Only the Brave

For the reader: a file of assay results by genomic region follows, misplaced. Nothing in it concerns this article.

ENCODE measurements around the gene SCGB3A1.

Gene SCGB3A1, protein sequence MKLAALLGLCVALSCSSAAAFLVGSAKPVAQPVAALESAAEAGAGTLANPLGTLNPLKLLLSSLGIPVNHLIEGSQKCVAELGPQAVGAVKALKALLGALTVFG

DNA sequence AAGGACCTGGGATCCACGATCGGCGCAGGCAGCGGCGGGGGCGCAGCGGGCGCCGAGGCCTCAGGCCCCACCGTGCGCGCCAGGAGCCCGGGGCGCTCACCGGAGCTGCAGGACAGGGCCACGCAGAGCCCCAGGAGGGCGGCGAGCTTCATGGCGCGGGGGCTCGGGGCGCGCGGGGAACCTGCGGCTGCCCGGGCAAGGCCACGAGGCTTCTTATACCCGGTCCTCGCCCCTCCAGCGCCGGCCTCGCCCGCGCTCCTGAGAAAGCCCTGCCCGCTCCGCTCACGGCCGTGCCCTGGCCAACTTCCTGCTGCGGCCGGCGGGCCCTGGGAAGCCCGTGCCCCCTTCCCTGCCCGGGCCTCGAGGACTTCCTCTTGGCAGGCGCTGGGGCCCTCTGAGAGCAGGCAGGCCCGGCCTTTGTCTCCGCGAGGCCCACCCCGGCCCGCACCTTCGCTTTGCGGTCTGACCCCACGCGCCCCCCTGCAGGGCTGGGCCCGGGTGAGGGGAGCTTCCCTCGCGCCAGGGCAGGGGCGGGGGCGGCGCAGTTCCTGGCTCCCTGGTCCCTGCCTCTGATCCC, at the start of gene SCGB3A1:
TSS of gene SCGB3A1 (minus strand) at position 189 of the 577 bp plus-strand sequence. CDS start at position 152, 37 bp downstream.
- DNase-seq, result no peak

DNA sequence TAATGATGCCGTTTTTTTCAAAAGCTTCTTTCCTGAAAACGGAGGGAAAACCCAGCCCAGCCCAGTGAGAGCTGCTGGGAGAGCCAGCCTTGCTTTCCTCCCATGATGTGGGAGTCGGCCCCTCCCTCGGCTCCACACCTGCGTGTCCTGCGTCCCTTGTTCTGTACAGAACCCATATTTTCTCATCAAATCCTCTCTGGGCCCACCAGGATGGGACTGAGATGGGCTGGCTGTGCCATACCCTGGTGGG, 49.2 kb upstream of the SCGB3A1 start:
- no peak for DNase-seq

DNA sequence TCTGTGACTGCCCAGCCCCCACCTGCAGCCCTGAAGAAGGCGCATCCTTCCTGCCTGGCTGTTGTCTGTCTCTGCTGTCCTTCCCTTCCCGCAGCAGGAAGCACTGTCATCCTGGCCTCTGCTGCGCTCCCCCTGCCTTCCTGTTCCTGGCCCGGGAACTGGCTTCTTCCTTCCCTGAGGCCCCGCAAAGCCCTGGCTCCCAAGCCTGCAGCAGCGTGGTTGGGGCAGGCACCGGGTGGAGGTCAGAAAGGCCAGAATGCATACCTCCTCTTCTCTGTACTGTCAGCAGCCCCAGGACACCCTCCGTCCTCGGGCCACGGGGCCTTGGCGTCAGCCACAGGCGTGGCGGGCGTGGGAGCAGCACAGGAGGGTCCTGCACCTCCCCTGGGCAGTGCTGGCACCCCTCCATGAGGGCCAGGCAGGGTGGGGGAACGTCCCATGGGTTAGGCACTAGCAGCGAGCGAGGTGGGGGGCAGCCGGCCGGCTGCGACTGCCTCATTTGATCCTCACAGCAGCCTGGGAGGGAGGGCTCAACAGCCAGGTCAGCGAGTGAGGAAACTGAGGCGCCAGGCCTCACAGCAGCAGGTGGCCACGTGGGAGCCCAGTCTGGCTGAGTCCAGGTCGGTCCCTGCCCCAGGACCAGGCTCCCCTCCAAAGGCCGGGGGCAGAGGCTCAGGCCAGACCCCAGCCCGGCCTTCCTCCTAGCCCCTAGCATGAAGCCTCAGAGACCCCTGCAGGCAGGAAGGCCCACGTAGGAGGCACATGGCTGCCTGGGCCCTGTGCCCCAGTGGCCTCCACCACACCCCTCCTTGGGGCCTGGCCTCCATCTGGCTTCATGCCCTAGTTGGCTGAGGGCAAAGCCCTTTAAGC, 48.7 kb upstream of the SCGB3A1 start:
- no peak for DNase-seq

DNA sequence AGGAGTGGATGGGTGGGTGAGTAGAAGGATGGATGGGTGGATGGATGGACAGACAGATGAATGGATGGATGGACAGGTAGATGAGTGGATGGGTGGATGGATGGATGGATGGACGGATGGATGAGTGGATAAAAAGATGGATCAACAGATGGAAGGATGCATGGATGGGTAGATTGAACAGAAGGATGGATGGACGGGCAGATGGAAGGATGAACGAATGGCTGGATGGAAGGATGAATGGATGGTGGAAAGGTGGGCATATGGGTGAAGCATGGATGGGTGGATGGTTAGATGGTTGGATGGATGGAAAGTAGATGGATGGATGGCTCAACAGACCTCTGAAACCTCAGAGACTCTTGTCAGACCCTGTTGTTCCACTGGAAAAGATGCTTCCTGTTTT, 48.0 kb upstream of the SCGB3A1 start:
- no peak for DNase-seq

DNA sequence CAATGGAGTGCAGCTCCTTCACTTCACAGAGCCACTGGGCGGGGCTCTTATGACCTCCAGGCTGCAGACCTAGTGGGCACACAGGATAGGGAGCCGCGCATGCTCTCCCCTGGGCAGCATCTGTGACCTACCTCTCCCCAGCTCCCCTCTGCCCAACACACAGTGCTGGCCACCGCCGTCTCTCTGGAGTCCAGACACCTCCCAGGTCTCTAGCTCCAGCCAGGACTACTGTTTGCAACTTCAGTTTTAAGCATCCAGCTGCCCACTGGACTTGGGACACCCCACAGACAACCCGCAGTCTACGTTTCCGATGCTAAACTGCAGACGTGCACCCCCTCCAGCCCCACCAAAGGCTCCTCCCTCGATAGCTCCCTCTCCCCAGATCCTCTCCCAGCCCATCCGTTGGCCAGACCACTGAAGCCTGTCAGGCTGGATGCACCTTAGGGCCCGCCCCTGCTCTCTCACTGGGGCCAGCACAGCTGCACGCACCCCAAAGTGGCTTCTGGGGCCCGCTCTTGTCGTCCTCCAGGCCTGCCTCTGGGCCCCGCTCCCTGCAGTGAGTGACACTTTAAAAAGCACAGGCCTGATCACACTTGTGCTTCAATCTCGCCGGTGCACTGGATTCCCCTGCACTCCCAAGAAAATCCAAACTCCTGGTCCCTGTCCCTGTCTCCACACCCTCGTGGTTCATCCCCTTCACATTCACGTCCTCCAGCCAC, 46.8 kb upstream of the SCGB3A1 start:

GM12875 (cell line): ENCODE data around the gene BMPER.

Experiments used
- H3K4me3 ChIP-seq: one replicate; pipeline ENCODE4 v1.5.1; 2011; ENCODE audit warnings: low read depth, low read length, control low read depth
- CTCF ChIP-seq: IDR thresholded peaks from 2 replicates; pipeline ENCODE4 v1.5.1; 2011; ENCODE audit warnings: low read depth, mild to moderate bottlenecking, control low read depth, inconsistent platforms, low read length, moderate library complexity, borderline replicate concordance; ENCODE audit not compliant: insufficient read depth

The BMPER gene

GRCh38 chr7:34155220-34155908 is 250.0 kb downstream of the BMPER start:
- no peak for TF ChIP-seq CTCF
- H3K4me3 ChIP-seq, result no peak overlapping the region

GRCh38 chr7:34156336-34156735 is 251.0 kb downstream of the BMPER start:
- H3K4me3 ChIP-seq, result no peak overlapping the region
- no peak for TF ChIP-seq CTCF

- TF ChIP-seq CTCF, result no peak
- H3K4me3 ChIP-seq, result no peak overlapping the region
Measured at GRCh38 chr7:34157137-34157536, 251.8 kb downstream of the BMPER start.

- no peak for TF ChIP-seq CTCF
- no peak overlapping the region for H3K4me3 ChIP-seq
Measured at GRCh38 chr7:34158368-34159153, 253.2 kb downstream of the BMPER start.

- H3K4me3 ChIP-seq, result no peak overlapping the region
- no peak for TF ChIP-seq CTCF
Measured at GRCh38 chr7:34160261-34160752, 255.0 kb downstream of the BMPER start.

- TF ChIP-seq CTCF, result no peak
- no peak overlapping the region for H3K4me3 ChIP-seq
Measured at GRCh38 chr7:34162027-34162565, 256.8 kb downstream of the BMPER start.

After a slow start, Only the Brave becomes a solid tribute to the Granite Mountain Hotshots, who lost 19 men battling the massive Yarnell Hill Fire in 2013. The Hotshots were an elite Prescott, Arizona, crew led by veteran firefighter Eric Marsh, played here by Josh Brolin. Brolin’s performance ranks among his best, showing us a man presiding over his crew like a father to his sons. Marsh takes a risk on Brendan McDonough (Miles Teller), a former drug user seeking redemption and a decent living to help provide for his newborn daughter. The always reliable Teller matches Brolin’s acting triumph every step of the way, making both Marsh and McDonough fully fleshed, complicated and ultimately likeable characters. The two seem right at home with each other on screen. Director Joseph Kosinski (Oblivion, Tron: Legacy) takes a solid step beyond his prior sci-fi missteps to provide a movie that is technically sound, emotionally powerful, and just a little hokey and overlong in spots. The movie is never bad, but it does drone a bit during some of the melodramatic build up. It never goes wrong when the team is on the job, fighting fires. It just gets a little sleepy when folks are sitting around talking or bickering. The final sequences in the movie are so well done, you’ll feel kind of bad for groaning during the film’s more lumbering parts. By the time Kosinski shows the real-life firefighters alongside their Hollywood counterparts, the film had driven a major message and homage to these guys successfully and memorably.